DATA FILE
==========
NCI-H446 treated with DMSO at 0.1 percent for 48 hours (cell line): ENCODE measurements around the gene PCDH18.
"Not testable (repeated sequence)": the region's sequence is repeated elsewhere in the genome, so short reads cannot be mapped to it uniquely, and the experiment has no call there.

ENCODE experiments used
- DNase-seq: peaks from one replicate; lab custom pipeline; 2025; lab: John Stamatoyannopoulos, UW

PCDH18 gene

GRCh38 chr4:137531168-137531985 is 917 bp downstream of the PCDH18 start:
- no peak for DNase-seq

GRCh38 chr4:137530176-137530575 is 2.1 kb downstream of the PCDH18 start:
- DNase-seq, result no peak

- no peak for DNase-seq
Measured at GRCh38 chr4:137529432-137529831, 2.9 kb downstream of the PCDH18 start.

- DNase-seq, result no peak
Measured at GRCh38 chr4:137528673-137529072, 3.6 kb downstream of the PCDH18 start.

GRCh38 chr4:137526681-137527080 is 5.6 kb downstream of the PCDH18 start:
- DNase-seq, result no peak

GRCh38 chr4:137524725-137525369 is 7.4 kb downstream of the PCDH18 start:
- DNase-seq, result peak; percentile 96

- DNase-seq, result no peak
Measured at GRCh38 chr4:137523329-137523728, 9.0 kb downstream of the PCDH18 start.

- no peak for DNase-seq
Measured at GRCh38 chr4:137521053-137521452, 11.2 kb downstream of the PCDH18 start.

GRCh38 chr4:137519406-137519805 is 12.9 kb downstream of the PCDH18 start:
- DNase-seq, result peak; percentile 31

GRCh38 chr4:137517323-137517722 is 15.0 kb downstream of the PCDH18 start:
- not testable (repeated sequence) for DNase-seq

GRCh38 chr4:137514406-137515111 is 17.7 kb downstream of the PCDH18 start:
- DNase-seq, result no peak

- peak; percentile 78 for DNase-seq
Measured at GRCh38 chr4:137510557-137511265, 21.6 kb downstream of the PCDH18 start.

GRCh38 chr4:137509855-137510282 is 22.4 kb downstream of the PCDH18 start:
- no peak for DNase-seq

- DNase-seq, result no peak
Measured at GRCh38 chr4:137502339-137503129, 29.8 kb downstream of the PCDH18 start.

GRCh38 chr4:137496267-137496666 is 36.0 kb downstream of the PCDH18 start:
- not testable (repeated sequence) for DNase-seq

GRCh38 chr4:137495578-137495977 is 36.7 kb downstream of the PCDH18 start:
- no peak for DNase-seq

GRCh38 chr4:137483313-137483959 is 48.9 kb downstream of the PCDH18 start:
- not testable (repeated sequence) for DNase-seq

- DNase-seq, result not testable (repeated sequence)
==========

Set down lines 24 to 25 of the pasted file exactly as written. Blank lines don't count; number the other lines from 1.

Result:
GRCh38 chr4:137517323-137517722 is 15.0 kb downstream of the PCDH18 start:
- not testable (repeated sequence) for DNase-seq